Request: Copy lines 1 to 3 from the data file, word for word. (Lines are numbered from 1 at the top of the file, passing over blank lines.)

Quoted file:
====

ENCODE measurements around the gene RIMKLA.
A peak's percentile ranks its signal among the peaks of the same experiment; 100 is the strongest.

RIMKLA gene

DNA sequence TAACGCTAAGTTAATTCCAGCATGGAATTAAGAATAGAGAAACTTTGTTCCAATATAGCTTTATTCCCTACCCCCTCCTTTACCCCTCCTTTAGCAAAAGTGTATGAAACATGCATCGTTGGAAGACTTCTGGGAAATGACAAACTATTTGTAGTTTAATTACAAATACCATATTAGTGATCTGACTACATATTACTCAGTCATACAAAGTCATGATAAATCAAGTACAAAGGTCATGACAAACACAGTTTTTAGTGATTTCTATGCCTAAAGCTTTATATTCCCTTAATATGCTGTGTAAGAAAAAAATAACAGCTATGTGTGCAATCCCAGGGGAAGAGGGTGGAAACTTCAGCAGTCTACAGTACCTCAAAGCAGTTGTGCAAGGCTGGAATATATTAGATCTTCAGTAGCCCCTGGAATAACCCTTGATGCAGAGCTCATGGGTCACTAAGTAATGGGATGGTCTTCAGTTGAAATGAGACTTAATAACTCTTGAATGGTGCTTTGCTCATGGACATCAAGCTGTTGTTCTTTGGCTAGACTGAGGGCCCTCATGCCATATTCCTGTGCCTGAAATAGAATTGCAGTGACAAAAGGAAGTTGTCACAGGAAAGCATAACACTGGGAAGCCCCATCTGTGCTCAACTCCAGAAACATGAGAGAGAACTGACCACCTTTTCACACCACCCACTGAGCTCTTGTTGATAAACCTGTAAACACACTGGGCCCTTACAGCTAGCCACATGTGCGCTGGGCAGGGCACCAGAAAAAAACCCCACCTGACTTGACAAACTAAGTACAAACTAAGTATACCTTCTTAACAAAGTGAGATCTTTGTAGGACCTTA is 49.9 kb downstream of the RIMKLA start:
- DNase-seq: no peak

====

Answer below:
ENCODE measurements around the gene RIMKLA.
A peak's percentile ranks its signal among the peaks of the same experiment; 100 is the strongest.

RIMKLA gene